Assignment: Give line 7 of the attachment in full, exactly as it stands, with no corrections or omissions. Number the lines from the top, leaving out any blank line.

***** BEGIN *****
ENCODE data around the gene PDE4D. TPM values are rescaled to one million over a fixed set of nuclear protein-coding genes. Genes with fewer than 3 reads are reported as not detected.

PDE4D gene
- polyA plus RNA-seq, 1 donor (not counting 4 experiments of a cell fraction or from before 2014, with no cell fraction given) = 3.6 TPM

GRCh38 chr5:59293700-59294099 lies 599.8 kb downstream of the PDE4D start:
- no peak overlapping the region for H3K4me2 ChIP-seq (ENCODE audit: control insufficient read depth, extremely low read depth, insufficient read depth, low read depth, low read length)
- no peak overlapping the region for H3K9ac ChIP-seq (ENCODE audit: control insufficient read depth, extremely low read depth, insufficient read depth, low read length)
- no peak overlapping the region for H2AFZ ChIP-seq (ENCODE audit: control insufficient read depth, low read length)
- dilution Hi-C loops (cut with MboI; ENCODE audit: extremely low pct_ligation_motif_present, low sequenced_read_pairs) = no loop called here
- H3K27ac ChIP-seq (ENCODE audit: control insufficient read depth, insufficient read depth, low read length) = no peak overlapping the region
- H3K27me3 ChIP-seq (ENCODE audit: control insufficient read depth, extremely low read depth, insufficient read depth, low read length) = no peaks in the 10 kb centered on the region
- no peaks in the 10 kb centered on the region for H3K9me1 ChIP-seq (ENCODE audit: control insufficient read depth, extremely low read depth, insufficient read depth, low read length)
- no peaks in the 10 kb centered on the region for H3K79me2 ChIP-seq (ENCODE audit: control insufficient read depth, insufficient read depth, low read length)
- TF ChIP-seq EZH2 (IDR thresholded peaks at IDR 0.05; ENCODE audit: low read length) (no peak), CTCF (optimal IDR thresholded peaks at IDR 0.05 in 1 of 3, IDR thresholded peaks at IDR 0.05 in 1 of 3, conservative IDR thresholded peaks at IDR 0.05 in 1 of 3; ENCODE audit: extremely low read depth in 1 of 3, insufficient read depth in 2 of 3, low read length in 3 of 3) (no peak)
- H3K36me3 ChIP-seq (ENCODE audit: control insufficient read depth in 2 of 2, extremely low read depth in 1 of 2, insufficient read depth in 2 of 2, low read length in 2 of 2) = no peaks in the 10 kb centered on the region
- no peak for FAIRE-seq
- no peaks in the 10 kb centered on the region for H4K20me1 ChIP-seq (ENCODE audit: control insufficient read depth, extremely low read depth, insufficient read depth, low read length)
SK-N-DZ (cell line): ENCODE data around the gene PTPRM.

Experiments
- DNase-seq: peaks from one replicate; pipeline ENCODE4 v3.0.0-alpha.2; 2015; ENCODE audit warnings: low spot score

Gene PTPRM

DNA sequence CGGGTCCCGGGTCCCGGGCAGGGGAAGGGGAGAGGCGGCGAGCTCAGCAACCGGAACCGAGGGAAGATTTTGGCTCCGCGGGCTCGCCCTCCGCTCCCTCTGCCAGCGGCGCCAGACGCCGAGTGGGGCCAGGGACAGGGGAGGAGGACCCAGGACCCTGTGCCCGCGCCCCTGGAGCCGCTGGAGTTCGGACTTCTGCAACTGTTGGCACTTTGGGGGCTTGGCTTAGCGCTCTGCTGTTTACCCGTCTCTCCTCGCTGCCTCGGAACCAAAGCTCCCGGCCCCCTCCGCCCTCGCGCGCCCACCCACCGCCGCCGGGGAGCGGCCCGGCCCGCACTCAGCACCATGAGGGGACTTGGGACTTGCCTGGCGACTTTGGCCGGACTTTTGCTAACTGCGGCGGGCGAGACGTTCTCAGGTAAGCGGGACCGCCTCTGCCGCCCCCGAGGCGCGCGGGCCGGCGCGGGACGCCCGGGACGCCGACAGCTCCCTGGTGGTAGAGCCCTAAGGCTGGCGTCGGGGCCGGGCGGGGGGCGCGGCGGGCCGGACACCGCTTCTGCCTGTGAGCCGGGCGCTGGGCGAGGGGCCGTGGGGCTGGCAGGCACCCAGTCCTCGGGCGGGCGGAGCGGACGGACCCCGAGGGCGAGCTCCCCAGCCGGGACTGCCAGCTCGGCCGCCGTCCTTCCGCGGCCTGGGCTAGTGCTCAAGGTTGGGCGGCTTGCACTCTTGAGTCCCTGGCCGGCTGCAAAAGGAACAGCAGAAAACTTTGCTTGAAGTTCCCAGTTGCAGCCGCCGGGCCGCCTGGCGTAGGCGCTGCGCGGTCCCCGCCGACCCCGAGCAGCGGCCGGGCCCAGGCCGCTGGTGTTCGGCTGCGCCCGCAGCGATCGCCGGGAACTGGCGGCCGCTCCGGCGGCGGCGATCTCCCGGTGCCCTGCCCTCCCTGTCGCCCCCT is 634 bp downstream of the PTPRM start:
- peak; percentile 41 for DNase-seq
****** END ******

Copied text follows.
- no peak overlapping the region for H2AFZ ChIP-seq (ENCODE audit: control insufficient read depth, low read length)